Review of Bat Out of Hell

February 11, 2012
Slow Hand by Eric ClaptonWith Slowhand, Eric Clapton found a nice formula, perfected with enough musical prowess to attract rock and blues fans and the right touches of pop craftmanship to reach the radio-friendly pop audience of the day.

Review of Slow Hand

February 14, 2012
Book of Dreams by Steve Miller Band Steve Miller‘s most popular and enduring records came in the mid-to-late seventies and featured a blend of pop-rock songs and quasi-psychedelic pieces with synthesized effects. Book of Dreams fell right in the heart of this era.

Review of Book of Dreams

February 18, 2012
News Of the World by Queen News Of the World was recorded and released in the heart of Queen’s most prolific and creative era and may be the band’s most balanced album. It bridges the harmony-rich, virtuoso studio pieces of the recent past with the funk-influenced, rhythm driven hits of their near future.

Review of News Of the World

February 20, 2012
Out Of the Blue by ELOOut Of the Blue was a double album by Electric Light Orchestra which was incredibly composed in just a few weeks by the band’s leader Jeff Lynne. The album went on to be revered by many as the group’s finest work ever and was the high-water mark of their popular career in the seventies.

Review of Out Of the Blue

February 23, 2012
Low by David BowieThe first of what has come to be know as the “Berlin Trilogy”, David Bowie made a definite turn into synthesized, avant-garde music with Low. Although the album is completely asymmetrical, with the help of producer Tony Visconti and sound genius Brian Eno, Bowie made an artistic masterpiece.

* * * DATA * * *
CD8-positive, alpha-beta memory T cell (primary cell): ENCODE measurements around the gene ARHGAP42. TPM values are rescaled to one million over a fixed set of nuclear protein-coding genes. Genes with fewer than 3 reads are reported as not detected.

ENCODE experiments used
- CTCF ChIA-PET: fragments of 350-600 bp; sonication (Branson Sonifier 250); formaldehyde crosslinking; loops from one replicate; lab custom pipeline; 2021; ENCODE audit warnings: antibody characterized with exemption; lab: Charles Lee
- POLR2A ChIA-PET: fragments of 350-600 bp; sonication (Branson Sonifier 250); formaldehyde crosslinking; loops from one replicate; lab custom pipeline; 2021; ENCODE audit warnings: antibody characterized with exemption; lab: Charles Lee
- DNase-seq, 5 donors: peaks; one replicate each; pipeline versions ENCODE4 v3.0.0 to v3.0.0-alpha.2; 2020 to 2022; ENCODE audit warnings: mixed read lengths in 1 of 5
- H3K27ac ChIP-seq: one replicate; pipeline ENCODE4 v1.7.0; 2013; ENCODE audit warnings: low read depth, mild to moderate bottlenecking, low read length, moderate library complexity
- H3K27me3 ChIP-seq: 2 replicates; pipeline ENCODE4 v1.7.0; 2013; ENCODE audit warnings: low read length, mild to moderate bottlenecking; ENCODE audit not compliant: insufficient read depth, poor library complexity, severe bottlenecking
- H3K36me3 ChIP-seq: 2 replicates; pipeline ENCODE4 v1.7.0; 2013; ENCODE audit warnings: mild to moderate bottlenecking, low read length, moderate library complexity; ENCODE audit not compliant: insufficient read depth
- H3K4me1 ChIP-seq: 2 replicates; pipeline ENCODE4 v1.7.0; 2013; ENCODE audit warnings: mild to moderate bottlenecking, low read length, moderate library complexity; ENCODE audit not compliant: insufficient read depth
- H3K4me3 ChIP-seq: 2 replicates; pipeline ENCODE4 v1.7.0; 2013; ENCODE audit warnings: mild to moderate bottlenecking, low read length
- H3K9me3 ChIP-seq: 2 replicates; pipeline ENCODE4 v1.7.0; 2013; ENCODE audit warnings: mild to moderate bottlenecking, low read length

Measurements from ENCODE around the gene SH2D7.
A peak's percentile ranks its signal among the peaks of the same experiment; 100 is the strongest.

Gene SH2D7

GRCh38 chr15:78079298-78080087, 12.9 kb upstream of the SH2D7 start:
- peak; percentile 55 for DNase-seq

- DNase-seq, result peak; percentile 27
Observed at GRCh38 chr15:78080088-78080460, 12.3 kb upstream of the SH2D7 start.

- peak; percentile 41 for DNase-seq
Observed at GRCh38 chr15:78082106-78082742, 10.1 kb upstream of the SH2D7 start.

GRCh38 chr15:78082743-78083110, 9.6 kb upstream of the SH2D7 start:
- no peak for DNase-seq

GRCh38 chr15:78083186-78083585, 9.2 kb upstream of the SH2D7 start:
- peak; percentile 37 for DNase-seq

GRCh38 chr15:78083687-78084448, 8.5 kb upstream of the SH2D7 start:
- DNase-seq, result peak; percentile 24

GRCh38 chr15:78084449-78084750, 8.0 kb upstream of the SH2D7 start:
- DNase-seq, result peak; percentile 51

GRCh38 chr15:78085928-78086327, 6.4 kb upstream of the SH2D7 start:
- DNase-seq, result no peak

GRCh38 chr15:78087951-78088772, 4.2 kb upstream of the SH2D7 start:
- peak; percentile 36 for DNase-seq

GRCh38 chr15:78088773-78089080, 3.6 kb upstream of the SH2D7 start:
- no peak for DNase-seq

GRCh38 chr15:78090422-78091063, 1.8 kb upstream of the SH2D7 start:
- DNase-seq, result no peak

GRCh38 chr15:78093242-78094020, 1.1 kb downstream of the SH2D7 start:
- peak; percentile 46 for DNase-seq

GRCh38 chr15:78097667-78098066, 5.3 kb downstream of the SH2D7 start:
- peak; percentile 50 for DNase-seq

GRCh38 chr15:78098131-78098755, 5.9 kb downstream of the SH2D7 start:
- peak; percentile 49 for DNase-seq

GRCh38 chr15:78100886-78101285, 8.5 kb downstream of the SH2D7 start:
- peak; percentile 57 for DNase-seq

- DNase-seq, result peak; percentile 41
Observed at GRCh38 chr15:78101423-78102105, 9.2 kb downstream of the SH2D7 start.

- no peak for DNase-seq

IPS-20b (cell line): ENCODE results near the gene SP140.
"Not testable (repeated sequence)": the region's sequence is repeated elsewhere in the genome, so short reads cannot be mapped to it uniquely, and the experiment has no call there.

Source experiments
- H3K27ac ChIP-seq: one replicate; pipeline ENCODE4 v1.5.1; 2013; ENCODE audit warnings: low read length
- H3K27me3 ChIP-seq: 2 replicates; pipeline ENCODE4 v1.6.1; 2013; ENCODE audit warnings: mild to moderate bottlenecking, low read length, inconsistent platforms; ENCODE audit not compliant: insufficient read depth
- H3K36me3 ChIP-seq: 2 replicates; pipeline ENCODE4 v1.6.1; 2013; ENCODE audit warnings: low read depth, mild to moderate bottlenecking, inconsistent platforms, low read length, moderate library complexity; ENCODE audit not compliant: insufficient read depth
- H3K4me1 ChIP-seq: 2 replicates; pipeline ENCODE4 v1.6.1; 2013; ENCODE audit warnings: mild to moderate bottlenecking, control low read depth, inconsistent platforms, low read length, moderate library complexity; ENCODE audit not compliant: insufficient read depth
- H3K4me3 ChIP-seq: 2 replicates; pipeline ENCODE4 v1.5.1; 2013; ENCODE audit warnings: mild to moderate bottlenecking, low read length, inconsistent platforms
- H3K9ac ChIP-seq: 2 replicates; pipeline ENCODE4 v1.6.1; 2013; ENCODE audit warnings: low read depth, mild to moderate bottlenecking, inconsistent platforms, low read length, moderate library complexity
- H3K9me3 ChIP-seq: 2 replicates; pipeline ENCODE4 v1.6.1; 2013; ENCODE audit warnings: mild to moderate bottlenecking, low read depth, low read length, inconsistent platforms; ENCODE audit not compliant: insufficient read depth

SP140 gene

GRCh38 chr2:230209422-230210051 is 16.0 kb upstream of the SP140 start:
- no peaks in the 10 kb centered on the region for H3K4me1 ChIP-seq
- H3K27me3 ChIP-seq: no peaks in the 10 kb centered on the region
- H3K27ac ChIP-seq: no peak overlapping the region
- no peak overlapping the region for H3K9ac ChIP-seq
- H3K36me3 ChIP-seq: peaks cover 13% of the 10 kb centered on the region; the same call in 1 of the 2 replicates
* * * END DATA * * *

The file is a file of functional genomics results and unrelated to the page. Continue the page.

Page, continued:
Review of Low

February 27, 2012
The Stranger by Billy Joel, 1977 Album of the Year
The second of a trio of fantastic albums by Billy Joel in the late seventies, The Stranger is a pop music masterpiece with just a touch of experimentation and musical vituosity. The album fit perfectly for the times but yet does not sound dated 35 years later and so it is our album of the year for 1977.

Review of The Stranger

February 26, 2017
Peter GabrielPeter Gabriel‘s debut solo album was the first of four without an official title, so it has long been nicknamed “Car”. Musically, the album straddles the line of the theatrical pieces of Gabriel’s former band Genesis and the hard rock bombast brought by producer Bob Ezrin.

Review of Peter Gabriel

Final 1977 Poll Results
Q: What is the best album of 1977?

1 Animals by Pink Floyd 56.9%
2 Rumours by Fleetwood Mac 13.8%
3 Slow Hand by Eric Clapton 12.1%
4 The Grand Illusion by Styx 10.3%
5 Never Mind the Bullocks… by
The Sex Pistols
6.9%

Conducted on our site, January-February, 2012

Other 1977 Albums of Note

The highly transitional year of 1977 included scores of albums which we were not able to review. These ranged from the English folk of Songs From the Wood by Jethro Tull, to the harder rock of Cat Scratch Fever by Ted Nugent, to Journey‘s final album before enlisting Steve Perry as lead vocalist.
There were plenty of debut albums released in 1977, including firsts by The Clash, Cheap Trick, Foreigner, The Runaways, 38 Special, and David Coverdale, who named his first solo album Whitesnake which he would re-use for the name of the band he’d be most closely associated.
Please check out some of these fine works and support Classic Rock Review by clicking through and purchasing any album you please.

Songs From the Wood by Jethro Tull Tejas by ZZ Top Cat Scratch Fever by Ted Nugent I Robot by Alan Parsons Project Expect No Mercy by Nazareth Lust For Life by Iggy Pop Queens of Noise by The Runaways Terrapin Station by Grateful Dead Changes In Latitudes, Changes In Attitudes by Jimmy Buffett Foot Loose and Fancy Free by Rod Stewart Whitesnake by David Coverdale Steve Winwood Exodus by Bob Marley Little Queen by Heart My Aim Is True by Elvis Costello Next by Journey Love Gun by Kiss 38 Special Going For the One by Yes Cheap Trick Spectres by Blue Oyster Cult Foreigner The Clash Street Survivors by Lynard Skynard